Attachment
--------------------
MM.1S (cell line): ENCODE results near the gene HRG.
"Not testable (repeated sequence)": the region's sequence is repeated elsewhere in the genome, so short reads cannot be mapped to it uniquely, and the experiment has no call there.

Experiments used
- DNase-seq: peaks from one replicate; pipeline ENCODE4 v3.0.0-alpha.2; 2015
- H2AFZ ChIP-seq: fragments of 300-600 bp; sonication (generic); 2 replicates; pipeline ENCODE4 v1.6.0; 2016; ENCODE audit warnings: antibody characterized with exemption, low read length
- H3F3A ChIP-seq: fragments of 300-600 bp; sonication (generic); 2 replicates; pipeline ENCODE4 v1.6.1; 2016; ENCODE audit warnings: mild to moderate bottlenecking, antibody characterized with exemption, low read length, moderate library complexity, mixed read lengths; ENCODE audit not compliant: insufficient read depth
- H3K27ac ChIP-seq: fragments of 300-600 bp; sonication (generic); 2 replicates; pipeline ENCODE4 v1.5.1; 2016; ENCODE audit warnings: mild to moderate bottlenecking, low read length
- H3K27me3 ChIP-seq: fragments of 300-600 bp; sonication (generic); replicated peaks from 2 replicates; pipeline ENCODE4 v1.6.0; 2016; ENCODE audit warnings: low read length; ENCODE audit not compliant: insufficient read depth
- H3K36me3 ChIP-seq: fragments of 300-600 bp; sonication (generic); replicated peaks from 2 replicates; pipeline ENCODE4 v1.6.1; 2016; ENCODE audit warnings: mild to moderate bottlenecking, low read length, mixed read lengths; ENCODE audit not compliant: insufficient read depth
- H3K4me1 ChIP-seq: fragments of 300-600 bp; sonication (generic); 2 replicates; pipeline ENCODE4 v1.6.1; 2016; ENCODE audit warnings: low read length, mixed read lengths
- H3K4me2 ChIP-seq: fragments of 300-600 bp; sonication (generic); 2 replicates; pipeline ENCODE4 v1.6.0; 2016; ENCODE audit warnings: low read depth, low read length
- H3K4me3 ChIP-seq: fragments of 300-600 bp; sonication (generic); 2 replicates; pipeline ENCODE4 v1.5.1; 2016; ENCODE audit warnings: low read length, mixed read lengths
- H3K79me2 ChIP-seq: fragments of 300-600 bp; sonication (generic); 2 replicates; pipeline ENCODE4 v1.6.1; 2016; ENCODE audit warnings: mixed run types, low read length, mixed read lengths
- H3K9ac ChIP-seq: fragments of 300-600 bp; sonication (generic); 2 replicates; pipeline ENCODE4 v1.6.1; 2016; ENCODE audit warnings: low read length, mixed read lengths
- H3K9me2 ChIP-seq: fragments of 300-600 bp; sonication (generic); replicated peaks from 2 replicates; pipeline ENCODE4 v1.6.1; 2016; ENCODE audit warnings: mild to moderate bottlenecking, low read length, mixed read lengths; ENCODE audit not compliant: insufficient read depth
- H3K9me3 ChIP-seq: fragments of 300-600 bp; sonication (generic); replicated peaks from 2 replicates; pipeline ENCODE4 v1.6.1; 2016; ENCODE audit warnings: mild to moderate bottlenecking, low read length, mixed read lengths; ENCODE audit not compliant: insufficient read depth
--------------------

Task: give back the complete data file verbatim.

MM.1S (cell line): ENCODE results near the gene HRG.
"Not testable (repeated sequence)": the region's sequence is repeated elsewhere in the genome, so short reads cannot be mapped to it uniquely, and the experiment has no call there.

Experiments used
- DNase-seq: peaks from one replicate; pipeline ENCODE4 v3.0.0-alpha.2; 2015
- H2AFZ ChIP-seq: fragments of 300-600 bp; sonication (generic); 2 replicates; pipeline ENCODE4 v1.6.0; 2016; ENCODE audit warnings: antibody characterized with exemption, low read length
- H3F3A ChIP-seq: fragments of 300-600 bp; sonication (generic); 2 replicates; pipeline ENCODE4 v1.6.1; 2016; ENCODE audit warnings: mild to moderate bottlenecking, antibody characterized with exemption, low read length, moderate library complexity, mixed read lengths; ENCODE audit not compliant: insufficient read depth
- H3K27ac ChIP-seq: fragments of 300-600 bp; sonication (generic); 2 replicates; pipeline ENCODE4 v1.5.1; 2016; ENCODE audit warnings: mild to moderate bottlenecking, low read length
- H3K27me3 ChIP-seq: fragments of 300-600 bp; sonication (generic); replicated peaks from 2 replicates; pipeline ENCODE4 v1.6.0; 2016; ENCODE audit warnings: low read length; ENCODE audit not compliant: insufficient read depth
- H3K36me3 ChIP-seq: fragments of 300-600 bp; sonication (generic); replicated peaks from 2 replicates; pipeline ENCODE4 v1.6.1; 2016; ENCODE audit warnings: mild to moderate bottlenecking, low read length, mixed read lengths; ENCODE audit not compliant: insufficient read depth
- H3K4me1 ChIP-seq: fragments of 300-600 bp; sonication (generic); 2 replicates; pipeline ENCODE4 v1.6.1; 2016; ENCODE audit warnings: low read length, mixed read lengths
- H3K4me2 ChIP-seq: fragments of 300-600 bp; sonication (generic); 2 replicates; pipeline ENCODE4 v1.6.0; 2016; ENCODE audit warnings: low read depth, low read length
- H3K4me3 ChIP-seq: fragments of 300-600 bp; sonication (generic); 2 replicates; pipeline ENCODE4 v1.5.1; 2016; ENCODE audit warnings: low read length, mixed read lengths
- H3K79me2 ChIP-seq: fragments of 300-600 bp; sonication (generic); 2 replicates; pipeline ENCODE4 v1.6.1; 2016; ENCODE audit warnings: mixed run types, low read length, mixed read lengths
- H3K9ac ChIP-seq: fragments of 300-600 bp; sonication (generic); 2 replicates; pipeline ENCODE4 v1.6.1; 2016; ENCODE audit warnings: low read length, mixed read lengths
- H3K9me2 ChIP-seq: fragments of 300-600 bp; sonication (generic); replicated peaks from 2 replicates; pipeline ENCODE4 v1.6.1; 2016; ENCODE audit warnings: mild to moderate bottlenecking, low read length, mixed read lengths; ENCODE audit not compliant: insufficient read depth
- H3K9me3 ChIP-seq: fragments of 300-600 bp; sonication (generic); replicated peaks from 2 replicates; pipeline ENCODE4 v1.6.1; 2016; ENCODE audit warnings: mild to moderate bottlenecking, low read length, mixed read lengths; ENCODE audit not compliant: insufficient read depth